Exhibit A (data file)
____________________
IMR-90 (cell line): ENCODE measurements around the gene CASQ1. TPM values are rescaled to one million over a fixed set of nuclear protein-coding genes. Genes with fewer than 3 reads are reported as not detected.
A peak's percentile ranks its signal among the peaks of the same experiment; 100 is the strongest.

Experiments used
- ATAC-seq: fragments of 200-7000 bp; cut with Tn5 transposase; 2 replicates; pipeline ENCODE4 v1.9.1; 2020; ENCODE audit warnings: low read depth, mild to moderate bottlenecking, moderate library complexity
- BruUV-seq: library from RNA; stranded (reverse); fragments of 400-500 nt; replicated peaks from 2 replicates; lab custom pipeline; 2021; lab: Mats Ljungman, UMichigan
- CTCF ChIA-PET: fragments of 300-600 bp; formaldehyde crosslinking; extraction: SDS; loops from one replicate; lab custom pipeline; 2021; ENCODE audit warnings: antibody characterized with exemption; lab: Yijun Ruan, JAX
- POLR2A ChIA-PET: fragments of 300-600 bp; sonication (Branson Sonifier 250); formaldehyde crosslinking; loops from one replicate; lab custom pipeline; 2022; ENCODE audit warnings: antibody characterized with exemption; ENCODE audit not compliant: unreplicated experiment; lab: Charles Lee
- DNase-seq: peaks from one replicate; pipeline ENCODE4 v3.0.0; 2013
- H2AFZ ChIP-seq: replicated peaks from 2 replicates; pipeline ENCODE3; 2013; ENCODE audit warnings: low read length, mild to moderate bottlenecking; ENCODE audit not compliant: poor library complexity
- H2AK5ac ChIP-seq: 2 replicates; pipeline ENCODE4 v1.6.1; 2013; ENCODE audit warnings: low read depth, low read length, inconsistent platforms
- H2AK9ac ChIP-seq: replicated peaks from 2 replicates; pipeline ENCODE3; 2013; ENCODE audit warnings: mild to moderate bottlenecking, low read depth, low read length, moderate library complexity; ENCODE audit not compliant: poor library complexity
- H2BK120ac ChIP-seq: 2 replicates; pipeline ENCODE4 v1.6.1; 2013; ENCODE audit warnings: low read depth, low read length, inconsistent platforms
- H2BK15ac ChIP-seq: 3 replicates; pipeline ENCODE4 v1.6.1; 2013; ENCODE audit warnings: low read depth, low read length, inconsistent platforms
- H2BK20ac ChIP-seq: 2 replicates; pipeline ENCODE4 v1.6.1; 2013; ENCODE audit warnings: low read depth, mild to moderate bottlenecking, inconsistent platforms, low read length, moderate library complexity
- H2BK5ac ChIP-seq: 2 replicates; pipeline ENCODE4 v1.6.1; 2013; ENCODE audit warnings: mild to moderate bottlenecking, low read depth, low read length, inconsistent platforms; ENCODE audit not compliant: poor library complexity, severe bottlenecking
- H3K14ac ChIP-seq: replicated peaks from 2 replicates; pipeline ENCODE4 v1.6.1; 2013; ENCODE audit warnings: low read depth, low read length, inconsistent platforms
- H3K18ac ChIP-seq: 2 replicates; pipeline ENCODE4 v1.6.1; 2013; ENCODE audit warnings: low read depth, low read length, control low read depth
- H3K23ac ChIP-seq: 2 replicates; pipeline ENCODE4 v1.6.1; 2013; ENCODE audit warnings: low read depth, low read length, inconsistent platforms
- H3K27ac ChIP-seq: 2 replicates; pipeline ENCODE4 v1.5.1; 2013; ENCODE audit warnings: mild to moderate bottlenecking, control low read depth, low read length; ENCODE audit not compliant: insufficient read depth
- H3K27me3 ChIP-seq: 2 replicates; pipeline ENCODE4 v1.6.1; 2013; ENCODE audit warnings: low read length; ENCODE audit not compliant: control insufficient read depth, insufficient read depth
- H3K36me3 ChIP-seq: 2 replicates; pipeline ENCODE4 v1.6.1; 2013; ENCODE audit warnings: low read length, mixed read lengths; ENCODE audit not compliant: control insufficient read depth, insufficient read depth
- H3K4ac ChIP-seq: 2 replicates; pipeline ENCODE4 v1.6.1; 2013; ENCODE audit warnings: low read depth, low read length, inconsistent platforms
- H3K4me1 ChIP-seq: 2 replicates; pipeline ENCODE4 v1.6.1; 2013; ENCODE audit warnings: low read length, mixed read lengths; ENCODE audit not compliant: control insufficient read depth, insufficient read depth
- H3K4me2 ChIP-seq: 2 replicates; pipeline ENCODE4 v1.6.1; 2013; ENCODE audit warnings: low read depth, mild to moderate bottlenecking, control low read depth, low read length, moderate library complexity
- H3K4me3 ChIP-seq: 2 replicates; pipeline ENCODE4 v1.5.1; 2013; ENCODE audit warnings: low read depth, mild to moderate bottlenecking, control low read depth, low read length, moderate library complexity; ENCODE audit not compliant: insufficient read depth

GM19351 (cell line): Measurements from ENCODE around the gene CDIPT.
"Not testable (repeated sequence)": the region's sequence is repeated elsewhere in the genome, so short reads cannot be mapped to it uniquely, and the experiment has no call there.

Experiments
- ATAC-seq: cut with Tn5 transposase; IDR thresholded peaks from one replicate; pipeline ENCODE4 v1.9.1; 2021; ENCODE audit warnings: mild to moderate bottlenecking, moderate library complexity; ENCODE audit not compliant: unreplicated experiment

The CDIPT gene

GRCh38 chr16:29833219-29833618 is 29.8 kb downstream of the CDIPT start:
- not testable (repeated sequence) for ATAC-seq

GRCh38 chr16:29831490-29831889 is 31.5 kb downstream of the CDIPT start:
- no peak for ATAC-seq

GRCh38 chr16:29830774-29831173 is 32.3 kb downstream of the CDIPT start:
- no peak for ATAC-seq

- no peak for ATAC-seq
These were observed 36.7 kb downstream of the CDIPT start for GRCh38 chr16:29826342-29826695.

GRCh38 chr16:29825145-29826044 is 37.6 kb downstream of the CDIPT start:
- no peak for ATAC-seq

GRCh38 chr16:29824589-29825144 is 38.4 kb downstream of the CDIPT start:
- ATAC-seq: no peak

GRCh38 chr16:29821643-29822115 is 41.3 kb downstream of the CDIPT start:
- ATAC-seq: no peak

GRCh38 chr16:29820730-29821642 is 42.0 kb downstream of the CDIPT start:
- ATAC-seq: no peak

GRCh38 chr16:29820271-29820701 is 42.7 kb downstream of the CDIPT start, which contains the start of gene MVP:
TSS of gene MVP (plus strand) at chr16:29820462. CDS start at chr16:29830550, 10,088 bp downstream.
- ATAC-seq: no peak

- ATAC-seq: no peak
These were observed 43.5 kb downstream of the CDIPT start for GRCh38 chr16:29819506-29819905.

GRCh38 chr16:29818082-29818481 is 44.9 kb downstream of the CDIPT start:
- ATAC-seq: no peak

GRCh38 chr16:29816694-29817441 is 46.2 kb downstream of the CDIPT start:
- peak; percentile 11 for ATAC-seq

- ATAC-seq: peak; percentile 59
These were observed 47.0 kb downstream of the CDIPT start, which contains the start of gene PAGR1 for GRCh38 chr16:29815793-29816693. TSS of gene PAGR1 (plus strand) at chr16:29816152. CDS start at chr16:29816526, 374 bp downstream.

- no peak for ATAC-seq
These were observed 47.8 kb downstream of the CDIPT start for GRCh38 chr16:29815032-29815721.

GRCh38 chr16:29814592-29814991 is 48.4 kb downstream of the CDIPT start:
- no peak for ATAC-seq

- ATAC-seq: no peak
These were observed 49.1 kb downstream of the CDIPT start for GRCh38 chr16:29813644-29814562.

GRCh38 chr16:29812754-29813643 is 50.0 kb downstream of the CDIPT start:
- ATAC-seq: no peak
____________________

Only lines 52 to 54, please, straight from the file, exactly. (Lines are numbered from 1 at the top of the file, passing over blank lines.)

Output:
GRCh38 chr16:29818082-29818481 is 44.9 kb downstream of the CDIPT start:
- ATAC-seq: no peak

GRCh38 chr16:29816694-29817441 is 46.2 kb downstream of the CDIPT start: